05-27-11 06:53 AM
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  1. zerochances's Avatar
    I'm really keane to invest in a tablet right now, and although I'd really like to stick BlackBerry given I use their mobile devices, I just can't help but worry from what I've seen that much like in the sector of mobile devices the Apps available for the PlayBook are just lacking so much in both design and funcitonal quality.

    The PlayBook has some good power, but yet it's still seeing apps that are nothing to boast about like tic tac toe, doom, and everything else we had decades ago. Simple boring games.

    Is it a hardware issue? Are all the decent developers working with Apple software?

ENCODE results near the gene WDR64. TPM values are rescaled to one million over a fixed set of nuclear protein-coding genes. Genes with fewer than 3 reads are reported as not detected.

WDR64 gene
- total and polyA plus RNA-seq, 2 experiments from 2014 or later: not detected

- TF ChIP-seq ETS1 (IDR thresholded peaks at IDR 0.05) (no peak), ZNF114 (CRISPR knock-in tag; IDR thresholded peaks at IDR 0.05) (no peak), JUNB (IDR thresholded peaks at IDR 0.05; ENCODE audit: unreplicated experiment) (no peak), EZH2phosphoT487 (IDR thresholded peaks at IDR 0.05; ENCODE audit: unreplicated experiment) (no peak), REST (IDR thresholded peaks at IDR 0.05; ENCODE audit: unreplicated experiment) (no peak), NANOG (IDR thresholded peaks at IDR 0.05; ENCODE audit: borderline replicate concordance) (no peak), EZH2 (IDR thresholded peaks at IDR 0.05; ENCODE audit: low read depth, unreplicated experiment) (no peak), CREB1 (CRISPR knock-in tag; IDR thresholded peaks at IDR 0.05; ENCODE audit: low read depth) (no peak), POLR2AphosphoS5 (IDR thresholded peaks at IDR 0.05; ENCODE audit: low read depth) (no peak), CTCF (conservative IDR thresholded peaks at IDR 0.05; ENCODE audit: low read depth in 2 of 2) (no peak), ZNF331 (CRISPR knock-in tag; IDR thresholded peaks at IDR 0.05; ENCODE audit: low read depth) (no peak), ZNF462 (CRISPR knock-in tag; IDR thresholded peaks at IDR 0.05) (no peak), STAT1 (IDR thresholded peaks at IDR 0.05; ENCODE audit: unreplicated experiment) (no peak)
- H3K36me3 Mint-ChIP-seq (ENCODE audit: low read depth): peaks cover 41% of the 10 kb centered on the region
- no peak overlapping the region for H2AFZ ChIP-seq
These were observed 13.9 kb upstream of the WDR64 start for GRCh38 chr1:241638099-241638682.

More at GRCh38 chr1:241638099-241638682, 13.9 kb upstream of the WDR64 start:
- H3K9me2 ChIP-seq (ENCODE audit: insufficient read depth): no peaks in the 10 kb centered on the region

Or am I just plain wrong..
    05-24-11 09:02 AM
  2. sportline's Avatar
    Just wait. If rim can sell quarter million mickey mouse tablet without nqtive email, 2011- worthy browser and decent apps, they wouldnt care getting decent apps. Why bother? People still flocks to buy pb. Even more are returning it.
    Tic tac toe for professional grade tablet. For smart, yuppies, bb users, mid 30's professional.
    05-24-11 09:07 AM
  3. wms3's Avatar
    I guess it depends on what type of apps you want. For free i have an excellent dice roller for RPGs, a units converter, a language translator and a Dropbox app. (This was $.99 but is now free). For pay i have an excellent File Manager, something RIM left out. I don't care about games, so cant answer to them. but the apps I have combined with the pre-installed apps (Word To Go, Sheet To Go, etc) gives me everything i want on the PB. The only thing i really need is the ability yo load my own epubs into Kobo and i'm really set!